Lynch v. McCann

Annotate this Case

478 P.2d 835 (1970)

Paul LYNCH and June I. Lynch, Appellants, v. Alfred O. McCANN and James J. Peot, d/b/a McCann and Peot, Willis Flooring Company, and Arrow Lumber Company, Inc., Appellees.

No. 1142.

Supreme Court of Alaska.

December 18, 1970.

Juliana D. Wilson of Wilson & Wilson, Anchorage, for appellants.

Edward G. Burton of Burr, Pease & Kurtz, Inc., Anchorage, for appellee Arrow Lumber Co., Inc.

Albert Maffei, Anchorage, for appellees McCann and Peot.

No appearance for appellee Willis Flooring Co:

Before DIMOND, RABINOWITZ, and CONNOR, JJ., and FITZGERALD and LEWIS, Superior Court Judges. [BONEY, Chief Justice, not participating].



This appeal concerns questions of priority between mechanics' lienors and beneficiaries under a deed of trust. Appellants Paul and June Lynch, together with Joseph and Margaret Reilly, were partners in the ownership and operation of an Anchorage bar named "Pal Joey."[1] The Reillys desired to add restaurant facilities to the Pal Joey bar, but the Lynches did not, so the Reillys agreed to buy out the Lynches. The Reillys then borrowed $60,000 from *836 the First National Bank of Anchorage, upon the security of a deed of trust covering all real property and "tenements, hereditaments and appurtenances thereunto belonging,"[2] and paid part of the $60,000 to the Lynches. They then executed a second deed of trust on the same property running to the Lynches to secure payment of the remaining balance of $80,000 due the Lynches for their partnership interests. This second deed of trust was by its terms subordinated to the deed of trust the Reillys executed in favor of the First National Bank of Anchorage.[3]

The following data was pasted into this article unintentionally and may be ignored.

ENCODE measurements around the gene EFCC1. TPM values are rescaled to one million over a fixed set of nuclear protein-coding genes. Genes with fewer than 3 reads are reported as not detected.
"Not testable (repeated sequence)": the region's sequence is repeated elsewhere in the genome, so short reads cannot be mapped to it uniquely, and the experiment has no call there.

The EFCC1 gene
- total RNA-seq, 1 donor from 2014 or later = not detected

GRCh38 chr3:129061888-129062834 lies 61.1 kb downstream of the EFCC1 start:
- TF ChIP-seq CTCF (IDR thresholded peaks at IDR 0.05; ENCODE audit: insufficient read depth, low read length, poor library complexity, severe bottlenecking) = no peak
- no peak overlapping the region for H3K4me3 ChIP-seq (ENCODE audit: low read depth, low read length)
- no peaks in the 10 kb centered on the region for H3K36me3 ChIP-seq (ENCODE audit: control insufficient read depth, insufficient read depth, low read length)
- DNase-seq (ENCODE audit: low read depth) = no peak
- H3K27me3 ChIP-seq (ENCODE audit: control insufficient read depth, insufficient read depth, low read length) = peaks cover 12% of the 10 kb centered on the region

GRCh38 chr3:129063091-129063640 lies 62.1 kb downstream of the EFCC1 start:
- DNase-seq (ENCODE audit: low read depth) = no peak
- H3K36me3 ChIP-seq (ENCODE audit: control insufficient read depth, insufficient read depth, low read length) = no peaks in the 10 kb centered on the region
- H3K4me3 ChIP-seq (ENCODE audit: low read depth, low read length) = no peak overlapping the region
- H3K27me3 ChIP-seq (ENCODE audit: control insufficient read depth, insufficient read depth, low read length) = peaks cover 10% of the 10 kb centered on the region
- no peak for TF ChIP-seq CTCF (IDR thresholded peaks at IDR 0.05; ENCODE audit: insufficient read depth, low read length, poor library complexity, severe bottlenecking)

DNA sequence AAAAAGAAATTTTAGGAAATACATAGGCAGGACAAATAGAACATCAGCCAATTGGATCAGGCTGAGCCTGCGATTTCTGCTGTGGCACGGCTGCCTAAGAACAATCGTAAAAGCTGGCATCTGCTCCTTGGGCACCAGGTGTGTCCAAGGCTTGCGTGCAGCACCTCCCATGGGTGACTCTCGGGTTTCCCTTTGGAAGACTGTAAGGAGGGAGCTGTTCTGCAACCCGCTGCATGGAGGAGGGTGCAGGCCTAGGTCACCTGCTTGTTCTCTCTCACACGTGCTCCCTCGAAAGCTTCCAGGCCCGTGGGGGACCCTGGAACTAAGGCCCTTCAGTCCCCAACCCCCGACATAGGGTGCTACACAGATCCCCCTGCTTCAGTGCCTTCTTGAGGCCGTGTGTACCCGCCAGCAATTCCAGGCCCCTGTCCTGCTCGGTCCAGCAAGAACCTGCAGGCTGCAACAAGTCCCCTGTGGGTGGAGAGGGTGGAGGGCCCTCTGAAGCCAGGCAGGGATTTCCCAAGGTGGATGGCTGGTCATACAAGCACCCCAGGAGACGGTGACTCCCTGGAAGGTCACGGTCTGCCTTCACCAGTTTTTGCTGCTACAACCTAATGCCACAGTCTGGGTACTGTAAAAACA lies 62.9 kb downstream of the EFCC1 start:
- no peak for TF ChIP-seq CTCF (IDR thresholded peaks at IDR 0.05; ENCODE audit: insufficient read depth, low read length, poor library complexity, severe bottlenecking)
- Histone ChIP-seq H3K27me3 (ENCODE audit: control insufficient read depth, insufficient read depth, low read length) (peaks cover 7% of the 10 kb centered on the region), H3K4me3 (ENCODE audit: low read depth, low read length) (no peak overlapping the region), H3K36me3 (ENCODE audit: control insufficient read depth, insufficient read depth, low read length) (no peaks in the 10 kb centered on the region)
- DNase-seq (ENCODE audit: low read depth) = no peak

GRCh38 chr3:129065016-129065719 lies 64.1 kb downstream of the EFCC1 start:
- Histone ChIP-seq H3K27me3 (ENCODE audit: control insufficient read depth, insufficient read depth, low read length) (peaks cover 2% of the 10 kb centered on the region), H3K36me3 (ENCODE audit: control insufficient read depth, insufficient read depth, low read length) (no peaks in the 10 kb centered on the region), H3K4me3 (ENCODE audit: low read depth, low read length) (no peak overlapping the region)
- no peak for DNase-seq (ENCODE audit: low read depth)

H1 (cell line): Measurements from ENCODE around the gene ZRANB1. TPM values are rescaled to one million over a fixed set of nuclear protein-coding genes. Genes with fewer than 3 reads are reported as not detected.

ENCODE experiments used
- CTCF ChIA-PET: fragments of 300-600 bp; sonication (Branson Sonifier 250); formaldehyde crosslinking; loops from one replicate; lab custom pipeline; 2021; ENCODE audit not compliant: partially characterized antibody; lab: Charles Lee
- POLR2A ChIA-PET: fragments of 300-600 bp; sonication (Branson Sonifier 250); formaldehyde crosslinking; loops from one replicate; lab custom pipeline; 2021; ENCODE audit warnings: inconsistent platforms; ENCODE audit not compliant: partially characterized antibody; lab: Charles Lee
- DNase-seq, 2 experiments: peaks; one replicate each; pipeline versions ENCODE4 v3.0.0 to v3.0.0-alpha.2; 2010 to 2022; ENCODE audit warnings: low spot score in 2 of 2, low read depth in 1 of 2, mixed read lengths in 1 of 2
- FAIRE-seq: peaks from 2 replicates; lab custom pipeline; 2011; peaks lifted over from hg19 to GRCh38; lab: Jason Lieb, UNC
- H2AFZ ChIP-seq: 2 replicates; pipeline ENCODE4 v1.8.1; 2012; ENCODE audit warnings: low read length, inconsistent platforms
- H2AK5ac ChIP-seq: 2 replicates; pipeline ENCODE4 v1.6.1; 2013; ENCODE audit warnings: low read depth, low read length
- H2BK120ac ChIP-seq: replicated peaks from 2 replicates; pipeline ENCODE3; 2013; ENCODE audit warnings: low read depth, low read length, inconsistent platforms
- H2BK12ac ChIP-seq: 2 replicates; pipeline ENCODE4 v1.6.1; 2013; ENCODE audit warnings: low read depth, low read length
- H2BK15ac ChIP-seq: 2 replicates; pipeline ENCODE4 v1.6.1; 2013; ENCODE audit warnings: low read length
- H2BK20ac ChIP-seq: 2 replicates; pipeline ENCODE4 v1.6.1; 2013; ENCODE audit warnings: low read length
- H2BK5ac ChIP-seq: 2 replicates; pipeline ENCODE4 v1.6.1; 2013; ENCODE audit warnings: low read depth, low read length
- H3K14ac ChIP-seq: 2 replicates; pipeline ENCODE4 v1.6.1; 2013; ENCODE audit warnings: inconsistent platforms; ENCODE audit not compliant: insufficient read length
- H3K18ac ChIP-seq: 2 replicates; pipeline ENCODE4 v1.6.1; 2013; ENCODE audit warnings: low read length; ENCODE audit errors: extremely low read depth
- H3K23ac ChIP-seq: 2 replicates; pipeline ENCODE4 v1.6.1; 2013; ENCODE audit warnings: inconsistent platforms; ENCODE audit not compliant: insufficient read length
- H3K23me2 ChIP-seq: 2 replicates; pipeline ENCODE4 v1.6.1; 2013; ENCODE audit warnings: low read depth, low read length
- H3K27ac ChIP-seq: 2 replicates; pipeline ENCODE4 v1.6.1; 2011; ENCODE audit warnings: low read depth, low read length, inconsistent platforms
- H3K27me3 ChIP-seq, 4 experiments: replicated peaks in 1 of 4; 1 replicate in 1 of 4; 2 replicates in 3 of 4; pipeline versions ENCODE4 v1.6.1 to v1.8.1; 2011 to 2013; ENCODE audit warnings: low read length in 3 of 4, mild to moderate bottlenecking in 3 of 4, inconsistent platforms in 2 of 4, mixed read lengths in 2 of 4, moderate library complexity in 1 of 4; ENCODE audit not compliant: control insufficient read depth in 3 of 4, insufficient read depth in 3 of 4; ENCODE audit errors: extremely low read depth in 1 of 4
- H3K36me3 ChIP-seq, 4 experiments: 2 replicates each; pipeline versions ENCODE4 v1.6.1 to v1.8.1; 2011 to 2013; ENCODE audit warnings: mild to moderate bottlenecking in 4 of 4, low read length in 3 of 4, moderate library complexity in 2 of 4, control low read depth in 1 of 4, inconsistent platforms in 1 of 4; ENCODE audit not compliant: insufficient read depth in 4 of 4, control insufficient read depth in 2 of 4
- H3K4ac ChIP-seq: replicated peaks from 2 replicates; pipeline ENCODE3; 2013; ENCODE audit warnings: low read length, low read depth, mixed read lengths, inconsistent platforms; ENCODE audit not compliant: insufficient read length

In September of 1966, after the trust deeds had been executed and recorded, the Reillys, in order to add restaurant facilities, commenced construction of an addition to the existing Pal Joey building, as well as the refurbishing of the existing structure. The addition, approximately 10 to 12 feet wide, ran the width of the existing structure and was designed and constructed as part of the old building rather than as a separate structure. The old building was approximately 36 feet wide and 72 feet long. The addition was about one-seventh the size of the old Pal Joey building.